John McGrath, who maintains the collaborative dictionary Wordie and blogs at Errata, pinch-hit for lexicographer Ben Zimmer a couple of weeks ago at the Oxford University Press USA blog. McGrath interviewed Ammon Shea, who read all 300,000 dictionary entries in the Oxford English Dictionary and lived to tell the tale in the forthcoming Reading the OED: One Man, One Year, 21,730 Pages. (Shea is also the co-author of Depraved and Insulting English.)
Asked whether the project had yielded any insights, Shea replied:
[O]ne insight that I’ve had about lexicography is that it is fun. Dictionaries are fun. They really are amazing creatures, and I think that they are underused. A number of highly educated and dedicated people have worked terribly hard at filling these books with all sorts of fascinating information about the language we use, and most of us just use them to see if we’re spelling a word correctly; it’s like using a great novel as a paperweight.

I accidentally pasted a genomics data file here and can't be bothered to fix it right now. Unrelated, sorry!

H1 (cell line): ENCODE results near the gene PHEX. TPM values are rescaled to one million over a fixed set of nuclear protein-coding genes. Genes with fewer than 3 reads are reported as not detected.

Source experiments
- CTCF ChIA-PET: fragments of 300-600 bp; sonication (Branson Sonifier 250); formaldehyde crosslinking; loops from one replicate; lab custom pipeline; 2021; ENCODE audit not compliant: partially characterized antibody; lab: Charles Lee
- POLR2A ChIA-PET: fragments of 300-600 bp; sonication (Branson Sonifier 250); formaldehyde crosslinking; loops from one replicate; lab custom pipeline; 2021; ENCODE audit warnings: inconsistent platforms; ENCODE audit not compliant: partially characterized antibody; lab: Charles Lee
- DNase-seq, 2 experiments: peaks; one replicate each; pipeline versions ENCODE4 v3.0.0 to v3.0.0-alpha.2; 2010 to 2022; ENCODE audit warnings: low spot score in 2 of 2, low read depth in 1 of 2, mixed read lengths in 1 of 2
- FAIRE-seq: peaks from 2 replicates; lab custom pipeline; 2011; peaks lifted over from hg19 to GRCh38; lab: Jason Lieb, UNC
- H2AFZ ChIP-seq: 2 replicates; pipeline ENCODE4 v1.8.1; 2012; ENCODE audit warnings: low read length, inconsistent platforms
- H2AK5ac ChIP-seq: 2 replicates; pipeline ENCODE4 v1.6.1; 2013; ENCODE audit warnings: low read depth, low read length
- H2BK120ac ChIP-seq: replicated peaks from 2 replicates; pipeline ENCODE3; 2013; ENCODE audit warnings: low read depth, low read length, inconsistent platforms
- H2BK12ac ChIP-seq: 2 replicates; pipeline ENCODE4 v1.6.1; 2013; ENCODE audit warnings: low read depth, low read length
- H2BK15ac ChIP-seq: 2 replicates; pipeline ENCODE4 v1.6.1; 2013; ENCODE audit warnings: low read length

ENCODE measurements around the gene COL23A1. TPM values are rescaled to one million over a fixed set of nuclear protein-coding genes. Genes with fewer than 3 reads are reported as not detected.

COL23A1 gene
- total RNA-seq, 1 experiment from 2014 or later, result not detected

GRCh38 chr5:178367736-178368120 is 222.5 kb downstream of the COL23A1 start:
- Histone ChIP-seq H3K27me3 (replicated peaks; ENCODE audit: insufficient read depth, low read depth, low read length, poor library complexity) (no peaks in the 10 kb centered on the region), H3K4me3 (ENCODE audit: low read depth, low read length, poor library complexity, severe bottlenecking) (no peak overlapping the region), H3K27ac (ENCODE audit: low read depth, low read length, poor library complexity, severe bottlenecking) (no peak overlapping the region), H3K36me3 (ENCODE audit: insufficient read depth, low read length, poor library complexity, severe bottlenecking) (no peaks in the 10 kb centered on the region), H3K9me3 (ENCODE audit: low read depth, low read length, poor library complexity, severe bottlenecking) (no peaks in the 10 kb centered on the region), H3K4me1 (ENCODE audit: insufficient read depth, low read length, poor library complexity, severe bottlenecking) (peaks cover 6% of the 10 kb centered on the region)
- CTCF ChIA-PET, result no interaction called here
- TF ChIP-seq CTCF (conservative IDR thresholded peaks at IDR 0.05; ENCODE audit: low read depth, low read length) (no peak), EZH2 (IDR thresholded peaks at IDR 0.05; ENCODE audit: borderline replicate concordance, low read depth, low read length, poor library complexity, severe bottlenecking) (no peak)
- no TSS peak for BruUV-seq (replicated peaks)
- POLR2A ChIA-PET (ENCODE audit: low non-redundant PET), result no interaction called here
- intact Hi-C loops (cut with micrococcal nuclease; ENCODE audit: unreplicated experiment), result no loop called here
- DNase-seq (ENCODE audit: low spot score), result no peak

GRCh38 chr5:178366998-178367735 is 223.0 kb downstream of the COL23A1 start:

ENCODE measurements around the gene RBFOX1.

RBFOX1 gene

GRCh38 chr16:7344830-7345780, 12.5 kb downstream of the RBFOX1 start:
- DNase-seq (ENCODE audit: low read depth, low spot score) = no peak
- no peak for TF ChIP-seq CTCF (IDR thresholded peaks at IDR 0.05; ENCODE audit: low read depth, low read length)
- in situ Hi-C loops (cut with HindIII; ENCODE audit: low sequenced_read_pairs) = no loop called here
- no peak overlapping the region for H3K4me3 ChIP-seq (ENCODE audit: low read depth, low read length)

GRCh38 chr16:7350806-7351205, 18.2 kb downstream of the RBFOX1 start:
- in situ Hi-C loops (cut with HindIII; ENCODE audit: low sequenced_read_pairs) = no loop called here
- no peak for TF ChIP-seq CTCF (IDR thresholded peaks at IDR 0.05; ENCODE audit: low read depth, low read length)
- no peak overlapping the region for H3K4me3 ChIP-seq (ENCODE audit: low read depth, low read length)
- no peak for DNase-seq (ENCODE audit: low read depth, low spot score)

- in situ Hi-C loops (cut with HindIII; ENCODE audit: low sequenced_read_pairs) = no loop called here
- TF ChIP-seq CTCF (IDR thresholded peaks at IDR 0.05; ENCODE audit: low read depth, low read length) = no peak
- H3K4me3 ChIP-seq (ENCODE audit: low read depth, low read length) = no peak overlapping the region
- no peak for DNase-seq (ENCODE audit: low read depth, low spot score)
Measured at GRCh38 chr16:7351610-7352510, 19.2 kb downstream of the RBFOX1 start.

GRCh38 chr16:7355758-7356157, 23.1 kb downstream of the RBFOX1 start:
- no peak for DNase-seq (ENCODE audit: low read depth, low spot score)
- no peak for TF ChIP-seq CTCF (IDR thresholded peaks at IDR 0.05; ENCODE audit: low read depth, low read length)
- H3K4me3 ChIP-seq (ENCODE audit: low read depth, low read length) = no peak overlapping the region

Shea estimates he devoted nine or ten hours a day, five days a week, for the better part of a year to his project. "I would sometimes wake up at 3 or 4 in the morning and begin reading," he says, "just because I almost always had a feeling that I was about to get to something terribly interesting."
Still, he admits: "The letter Q was boring as hell. And I didn’t much care for X either."
The other 24 letters proved much more entertaining. Some of Shea's favorite discoveries:
Apricity – The warmth of the sun in winter
Bouffage – An enjoyable or satisfying meal
Ignotism – A mistake that is made from ignorance
Onomatomania – Vexation with being unable to find the right word
Peracme – The point at which one’s prime has passed
Psithurism – The sound of leaves moved by the wind
Sialoquent -Someone who spits when they speak
Velleity – A mere wish or desire for something, unaccompanied by any action of effort
I'm especially partial to onomatomania, a condition with which I'm all too familiar.